Despite his career blooming, things were starting to come undone as he became addicted to amphetamines (any Johnny Cash influence!!) and Smith failed to appear for a scheduled session with Collie. Willie Nelson took his place and also seemed to take husband Bill Coffie's place as well. With the first seeds of unreliable being sown, his next single, cut in Nashville, was Bad News Gets Around (!) and despite a great reading it failed to chart. Same fate for the next single, 160 lbs Of Hurt and its flip, Book Of Broken Hearts.

The next single was marvellous. The a-side That's Why I Sing In A Honky Tonk, climbed to 25 in November '63 and the b-side Big City Ways followed it to 41. This being despite the fact, that radio at first gave it the cold shoulder due to Smith's long, emphasised pronounciation of the first sylable when describing his - country girl. I'll bet the boys back in Memphis enjoyed the moment.

In April '64 he cut his final single for Liberty back in Hollywood. Blue Smoke is real '60's country and justifiyably rose to 41 in the charts, a fine swan-song. The label didn't renew his contract, his life was being ruined by drugs and Liberty was doing okay without needing a risk artist. It's a shame because Smith's vocals were in peak condition and his sound was sounding as fresh as anything being generated in Nashville.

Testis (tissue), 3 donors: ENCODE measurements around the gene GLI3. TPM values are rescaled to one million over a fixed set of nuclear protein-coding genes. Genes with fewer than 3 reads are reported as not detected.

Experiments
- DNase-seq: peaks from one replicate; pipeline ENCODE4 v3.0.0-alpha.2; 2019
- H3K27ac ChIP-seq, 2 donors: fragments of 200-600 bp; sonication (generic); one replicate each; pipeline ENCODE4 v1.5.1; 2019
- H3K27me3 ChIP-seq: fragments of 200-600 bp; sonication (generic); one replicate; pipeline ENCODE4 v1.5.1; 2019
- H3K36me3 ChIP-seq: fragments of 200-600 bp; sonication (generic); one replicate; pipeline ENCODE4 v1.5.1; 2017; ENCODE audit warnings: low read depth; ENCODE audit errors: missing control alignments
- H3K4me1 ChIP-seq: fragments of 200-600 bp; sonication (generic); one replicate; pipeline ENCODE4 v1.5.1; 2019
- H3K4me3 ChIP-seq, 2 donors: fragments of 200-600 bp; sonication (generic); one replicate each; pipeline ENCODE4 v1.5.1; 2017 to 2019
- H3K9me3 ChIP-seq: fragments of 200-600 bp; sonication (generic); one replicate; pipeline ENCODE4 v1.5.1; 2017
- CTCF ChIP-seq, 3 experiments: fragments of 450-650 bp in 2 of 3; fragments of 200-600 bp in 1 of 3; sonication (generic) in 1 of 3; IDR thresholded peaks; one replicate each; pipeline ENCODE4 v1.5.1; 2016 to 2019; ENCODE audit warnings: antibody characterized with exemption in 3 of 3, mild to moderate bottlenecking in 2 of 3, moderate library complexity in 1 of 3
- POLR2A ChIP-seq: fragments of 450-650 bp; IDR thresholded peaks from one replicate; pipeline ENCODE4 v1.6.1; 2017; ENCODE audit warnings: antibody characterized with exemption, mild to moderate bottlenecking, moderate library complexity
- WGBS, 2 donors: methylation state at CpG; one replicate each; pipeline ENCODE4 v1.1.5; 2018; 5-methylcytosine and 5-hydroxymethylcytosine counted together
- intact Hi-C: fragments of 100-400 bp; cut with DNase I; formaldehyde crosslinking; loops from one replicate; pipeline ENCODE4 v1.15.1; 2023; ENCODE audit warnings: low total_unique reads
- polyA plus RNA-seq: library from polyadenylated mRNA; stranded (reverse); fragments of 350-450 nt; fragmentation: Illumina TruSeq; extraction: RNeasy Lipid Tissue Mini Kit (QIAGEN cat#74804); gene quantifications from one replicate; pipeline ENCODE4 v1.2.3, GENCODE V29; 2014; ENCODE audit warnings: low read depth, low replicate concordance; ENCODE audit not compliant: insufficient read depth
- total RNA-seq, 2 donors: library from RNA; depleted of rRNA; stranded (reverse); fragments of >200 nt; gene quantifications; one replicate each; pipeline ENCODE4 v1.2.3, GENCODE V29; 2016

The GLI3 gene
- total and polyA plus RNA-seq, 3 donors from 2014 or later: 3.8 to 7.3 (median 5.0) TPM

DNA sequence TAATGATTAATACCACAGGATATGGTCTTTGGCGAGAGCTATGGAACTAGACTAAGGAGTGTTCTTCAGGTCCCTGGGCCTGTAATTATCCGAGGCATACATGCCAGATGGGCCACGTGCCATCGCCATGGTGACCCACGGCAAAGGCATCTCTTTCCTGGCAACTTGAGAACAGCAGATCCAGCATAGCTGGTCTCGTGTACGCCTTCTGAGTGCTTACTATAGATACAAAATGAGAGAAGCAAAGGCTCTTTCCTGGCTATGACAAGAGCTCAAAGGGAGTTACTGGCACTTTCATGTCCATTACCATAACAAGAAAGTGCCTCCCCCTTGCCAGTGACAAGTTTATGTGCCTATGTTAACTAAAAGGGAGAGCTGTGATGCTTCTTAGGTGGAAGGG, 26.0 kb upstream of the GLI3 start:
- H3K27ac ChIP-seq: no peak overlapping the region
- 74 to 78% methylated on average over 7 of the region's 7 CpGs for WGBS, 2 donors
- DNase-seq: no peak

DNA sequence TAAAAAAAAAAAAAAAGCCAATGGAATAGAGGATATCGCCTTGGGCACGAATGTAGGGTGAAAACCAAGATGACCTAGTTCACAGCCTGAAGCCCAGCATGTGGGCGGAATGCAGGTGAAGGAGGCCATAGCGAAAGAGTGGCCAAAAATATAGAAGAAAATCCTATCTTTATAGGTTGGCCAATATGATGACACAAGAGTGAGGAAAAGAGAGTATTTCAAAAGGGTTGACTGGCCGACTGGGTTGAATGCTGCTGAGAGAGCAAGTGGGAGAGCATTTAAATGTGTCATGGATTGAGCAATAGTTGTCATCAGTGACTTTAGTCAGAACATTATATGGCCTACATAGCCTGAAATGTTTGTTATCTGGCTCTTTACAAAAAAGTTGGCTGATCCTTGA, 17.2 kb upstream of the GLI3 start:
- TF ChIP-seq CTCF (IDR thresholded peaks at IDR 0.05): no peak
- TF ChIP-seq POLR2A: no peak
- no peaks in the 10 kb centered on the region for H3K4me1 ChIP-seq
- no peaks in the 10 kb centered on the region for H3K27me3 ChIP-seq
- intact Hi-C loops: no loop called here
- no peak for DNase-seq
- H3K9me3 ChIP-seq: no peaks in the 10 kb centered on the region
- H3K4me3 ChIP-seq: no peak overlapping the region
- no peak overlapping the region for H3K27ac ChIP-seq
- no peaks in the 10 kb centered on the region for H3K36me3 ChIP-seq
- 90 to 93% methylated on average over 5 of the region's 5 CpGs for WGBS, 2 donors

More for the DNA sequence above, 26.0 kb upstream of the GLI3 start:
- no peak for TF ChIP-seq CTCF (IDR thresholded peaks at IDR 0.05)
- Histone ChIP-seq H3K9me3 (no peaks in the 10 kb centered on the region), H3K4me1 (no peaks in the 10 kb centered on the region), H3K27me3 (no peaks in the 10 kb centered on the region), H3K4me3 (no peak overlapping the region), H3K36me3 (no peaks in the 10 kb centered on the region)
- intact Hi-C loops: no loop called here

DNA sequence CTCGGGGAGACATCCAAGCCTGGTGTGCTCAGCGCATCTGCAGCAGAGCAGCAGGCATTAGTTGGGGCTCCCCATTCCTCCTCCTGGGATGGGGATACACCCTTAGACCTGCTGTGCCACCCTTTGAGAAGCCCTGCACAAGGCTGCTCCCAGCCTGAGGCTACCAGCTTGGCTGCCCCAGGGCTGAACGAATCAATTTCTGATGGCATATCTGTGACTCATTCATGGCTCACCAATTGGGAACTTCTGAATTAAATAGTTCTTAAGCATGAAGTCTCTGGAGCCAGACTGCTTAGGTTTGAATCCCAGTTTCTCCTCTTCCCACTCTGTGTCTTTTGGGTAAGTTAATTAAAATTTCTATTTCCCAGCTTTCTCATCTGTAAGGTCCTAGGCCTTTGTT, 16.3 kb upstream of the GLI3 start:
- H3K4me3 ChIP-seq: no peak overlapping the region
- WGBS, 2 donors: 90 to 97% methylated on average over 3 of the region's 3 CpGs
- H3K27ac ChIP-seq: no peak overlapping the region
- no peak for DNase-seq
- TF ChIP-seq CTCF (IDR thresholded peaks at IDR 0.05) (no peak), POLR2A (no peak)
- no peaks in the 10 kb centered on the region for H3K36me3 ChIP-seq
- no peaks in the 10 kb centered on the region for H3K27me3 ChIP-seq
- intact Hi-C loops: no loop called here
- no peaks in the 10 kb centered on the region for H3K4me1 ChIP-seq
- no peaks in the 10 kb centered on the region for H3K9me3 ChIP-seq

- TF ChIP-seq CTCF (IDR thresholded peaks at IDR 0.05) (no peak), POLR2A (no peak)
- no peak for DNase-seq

On 17th August 1965 in LeGrange, Texas at 8am, Smith's '65 Pontiac skidded off Highway 77, just missing another car before slamming into a steep enbankment. He was rushed to Fayette Hospital with severe back injuries and facial lacerations. He was out of action for the best part of a year, having to learn to walk again.

A comeback of sorts was arranged with Slick Norris' Houston based label, Slick. She Likes Attention suffers from a poor vocal but Future X is a good track. Nothing came of the release, not surprising as promotion/distribution must have been limited.

A single came out on Mercury, who now had Jerry Lee, but this time there was no competition. Smith's chart days were over despite his health problems not affecting his voice as much. Now mixing drink with his drugs, Smith was now being arrested on a regular basis and ended up doing an eighteen month spell in a Huntsville, Alabama jail. His long-term marraige was over, but on his return to civilisation, he met and married a new woman. Trying to restart his life, he got work as a Safety Director for Trinity Industries in Longview, Texas, only singing on stage at weekends. In the early 70's he cut a couple of low-budget, low-profile singles for Jubal Records.